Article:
A labour court in Dhaka this week issued a warrant of arrest against the Nobel Prize-winning Bangladeshi economist Muhammad Yunus after he failed to appear at a hearing over the sacking of three workers at Grameen Communications, which is the IT wing of Grameen Bank, the organisation Yunus founded in 1983.
The three employees of the company had filed a criminal complaint against the management for sacking them in June after they were accused of forming a trade union in the workplace.
Yunus was awarded the Nobel Peace Prize along with the Grameen Bank in 2006 for their contribution “to create economic and social development from below”.
What does Yunus’s Grameen Bank do?
Yunus founded the Grameen Bank on the principles of “trust and solidarity” to provide micro-credit without collateral to the “poorest of the poor” in rural Bangladesh. According to its website, the bank provides services in over 80,000 villages and has about 2,500 branches. It has been seen as a remarkable success story, empowering the poor with much-needed credit, while maintaining very high recovery rates that keep the model sustainable.
The Norwegian Nobel Committee recognised the efforts of Yunus and Grameen Bank “to create economic and social development from below”. The citation noted that “lasting peace can not be achieved unless large population groups find ways in which to break out of poverty. Micro-credit is one such means. Development from below also serves to advance democracy and human rights.”
In an interview to The Indian Express in 2018, Yunus said, “The financial system should be built the other way: if you have nothing you get the highest priority. The question is, is it the state’s responsibility to make someone who has money make more money, or to make someone who has no money make money?”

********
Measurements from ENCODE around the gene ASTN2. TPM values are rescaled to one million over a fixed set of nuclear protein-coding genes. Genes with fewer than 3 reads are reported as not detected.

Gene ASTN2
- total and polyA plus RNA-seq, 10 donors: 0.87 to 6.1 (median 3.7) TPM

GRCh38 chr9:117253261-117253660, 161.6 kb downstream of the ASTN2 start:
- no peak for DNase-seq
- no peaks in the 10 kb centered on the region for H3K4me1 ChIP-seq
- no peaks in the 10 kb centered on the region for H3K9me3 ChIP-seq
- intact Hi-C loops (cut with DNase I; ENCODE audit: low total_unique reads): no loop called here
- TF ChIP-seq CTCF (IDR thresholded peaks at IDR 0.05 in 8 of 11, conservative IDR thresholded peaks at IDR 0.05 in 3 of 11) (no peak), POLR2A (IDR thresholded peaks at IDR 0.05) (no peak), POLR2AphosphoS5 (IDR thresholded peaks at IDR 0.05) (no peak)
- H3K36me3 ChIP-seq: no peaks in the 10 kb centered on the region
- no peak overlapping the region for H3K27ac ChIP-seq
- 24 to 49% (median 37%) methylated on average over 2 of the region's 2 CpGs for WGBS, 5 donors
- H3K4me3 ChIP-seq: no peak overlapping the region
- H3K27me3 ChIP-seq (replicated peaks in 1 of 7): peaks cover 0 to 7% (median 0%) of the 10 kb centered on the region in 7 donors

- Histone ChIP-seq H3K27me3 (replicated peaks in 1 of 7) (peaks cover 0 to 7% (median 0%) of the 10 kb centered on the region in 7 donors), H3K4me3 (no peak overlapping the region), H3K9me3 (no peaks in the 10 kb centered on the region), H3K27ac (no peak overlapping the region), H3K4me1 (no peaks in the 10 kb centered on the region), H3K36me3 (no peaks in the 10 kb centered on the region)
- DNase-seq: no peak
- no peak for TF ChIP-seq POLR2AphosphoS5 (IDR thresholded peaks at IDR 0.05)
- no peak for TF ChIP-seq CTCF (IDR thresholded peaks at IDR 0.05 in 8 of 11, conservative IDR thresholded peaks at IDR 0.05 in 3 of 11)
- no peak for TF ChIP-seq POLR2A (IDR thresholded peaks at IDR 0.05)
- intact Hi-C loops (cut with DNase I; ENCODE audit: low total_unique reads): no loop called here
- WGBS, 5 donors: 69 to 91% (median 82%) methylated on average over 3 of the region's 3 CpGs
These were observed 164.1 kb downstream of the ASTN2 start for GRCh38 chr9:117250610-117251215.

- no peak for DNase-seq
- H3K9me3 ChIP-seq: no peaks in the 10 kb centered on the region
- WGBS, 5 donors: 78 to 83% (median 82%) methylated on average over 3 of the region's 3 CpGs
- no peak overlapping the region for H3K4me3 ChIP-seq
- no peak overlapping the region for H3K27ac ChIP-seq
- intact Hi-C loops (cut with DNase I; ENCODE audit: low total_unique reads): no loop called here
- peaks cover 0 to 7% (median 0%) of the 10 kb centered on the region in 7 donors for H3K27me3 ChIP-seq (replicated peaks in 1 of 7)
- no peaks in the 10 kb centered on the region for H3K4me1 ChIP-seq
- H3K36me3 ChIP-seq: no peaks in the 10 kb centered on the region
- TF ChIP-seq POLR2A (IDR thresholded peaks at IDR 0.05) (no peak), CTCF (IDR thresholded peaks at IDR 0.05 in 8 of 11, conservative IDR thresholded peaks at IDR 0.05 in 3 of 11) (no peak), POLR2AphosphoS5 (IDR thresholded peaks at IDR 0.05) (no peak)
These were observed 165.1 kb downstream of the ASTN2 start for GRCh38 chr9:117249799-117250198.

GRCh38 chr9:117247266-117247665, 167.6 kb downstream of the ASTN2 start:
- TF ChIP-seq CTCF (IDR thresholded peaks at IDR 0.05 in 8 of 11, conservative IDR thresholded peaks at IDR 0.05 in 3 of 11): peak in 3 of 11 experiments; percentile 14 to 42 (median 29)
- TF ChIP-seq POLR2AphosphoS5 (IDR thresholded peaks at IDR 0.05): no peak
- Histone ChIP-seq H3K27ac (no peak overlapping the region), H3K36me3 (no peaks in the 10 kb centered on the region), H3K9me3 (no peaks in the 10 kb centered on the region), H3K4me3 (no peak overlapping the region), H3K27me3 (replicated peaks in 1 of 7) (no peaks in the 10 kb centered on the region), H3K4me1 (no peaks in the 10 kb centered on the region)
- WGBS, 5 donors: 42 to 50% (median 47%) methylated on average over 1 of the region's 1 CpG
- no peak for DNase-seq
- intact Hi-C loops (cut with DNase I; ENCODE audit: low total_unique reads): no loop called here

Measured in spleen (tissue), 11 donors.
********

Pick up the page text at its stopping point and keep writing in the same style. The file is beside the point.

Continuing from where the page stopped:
How did the Laureate end up in controversy?
This is not the first time that Yunus has been embroiled in controversy, in fact. In 2015 he was summoned by Bangladesh’s revenue authorities over non-payment of taxes to the tune of $1.51 million.
Yunus and the Grameen Bank have faced a series of investigations and accusations under the government of Prime Minister Sheikh Hasina, which came to power in 2009. The problems began around 2007 when Yunus forayed into politics briefly.
In an open letter that was published in the Bangladeshi newspaper The Daily Star, Yunus asked for people’s views on floating a political party. “He observed that the current political climate seeks to destroy the potential of the country and so without a comprehensive change there, it would never be possible to take the nation ‘to the height it deserves’,” The Daily Star reported.
He further observed it was time for the country to get rid of its past frustrations and give rise to a political structure in the country that Bangladeshis dreamt of.
In 2010, a Danish documentary made allegations against Yunus and the Grameen Bank of diverting funds worth about $100 million given to the bank by the Norwegian Agency for Development Cooperation (NORAD). The allegations were subsequently disproved.
In January 2011, the Grameen Bank came under scrutiny when the government ordered a probe on allegations that the donations to the bank were not being used for the intended purposes. In response, a group called “Friends of Grameen” was formed to protect Yunus from “politically orchestrated attacks.”
In March 2011, Yunus was asked to step down as head of the bank in violation of the country’s retirement laws, according to which the retirement age is 60. Yunus was 70 at the time. His review petitions were rejected by the Supreme Court of Bangladesh in May 2011.